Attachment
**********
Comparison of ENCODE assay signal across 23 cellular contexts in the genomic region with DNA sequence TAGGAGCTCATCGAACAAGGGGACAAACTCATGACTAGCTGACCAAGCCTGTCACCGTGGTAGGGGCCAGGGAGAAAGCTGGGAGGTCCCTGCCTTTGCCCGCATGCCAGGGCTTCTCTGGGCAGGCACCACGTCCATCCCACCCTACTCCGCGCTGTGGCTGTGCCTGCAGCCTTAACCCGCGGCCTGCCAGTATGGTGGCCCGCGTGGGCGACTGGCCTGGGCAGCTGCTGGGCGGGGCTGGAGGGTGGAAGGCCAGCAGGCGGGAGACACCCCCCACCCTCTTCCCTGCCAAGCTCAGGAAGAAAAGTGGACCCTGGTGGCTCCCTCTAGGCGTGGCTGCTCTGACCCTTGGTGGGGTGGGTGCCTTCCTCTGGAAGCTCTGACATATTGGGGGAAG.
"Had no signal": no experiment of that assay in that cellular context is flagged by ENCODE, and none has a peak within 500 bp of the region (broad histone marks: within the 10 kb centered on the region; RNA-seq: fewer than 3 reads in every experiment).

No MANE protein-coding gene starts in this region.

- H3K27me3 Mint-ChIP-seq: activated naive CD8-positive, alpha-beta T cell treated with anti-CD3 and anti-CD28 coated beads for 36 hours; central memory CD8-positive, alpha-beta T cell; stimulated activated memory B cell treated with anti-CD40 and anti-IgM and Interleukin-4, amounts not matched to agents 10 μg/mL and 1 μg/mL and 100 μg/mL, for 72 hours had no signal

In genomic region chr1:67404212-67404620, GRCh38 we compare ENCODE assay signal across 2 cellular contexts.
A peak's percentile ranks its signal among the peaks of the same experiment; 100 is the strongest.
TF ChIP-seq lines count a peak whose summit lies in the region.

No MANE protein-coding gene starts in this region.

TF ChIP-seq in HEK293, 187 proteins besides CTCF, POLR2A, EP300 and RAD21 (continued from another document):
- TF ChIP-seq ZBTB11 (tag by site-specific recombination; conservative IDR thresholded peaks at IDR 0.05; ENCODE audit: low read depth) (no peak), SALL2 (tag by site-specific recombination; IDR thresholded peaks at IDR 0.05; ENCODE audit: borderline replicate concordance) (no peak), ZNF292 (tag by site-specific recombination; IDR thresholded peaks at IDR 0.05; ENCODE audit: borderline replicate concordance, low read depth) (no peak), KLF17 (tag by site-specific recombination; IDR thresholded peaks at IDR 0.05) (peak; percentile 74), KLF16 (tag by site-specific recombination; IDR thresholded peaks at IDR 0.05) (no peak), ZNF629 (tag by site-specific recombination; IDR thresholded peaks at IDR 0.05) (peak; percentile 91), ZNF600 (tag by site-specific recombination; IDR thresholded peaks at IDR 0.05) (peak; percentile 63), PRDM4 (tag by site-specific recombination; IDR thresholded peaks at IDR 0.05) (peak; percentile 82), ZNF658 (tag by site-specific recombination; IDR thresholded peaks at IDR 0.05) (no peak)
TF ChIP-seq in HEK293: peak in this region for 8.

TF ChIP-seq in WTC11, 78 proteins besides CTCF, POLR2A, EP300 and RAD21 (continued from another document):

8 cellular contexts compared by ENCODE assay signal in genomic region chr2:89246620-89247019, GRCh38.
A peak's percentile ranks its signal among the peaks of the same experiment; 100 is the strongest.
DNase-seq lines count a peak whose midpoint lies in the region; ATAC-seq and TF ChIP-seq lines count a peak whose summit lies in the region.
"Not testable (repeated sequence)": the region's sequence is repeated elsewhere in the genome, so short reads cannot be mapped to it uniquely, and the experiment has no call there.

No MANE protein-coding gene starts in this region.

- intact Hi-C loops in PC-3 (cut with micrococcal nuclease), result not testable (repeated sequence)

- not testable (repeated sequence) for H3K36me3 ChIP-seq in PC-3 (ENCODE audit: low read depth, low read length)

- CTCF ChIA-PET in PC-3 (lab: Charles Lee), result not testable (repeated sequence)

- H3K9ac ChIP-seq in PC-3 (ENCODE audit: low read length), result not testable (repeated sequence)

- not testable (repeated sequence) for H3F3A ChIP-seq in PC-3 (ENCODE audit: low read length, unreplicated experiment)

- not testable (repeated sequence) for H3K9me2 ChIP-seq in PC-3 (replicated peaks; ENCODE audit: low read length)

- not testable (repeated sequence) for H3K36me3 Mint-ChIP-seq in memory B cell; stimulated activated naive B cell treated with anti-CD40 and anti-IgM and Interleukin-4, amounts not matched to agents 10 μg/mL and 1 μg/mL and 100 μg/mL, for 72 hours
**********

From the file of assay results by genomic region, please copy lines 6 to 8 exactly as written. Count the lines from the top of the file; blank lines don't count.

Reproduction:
A peak's percentile ranks its signal among the peaks of the same experiment; 100 is the strongest.
TF ChIP-seq lines count a peak whose summit lies in the region.

No MANE protein-coding gene starts in this region.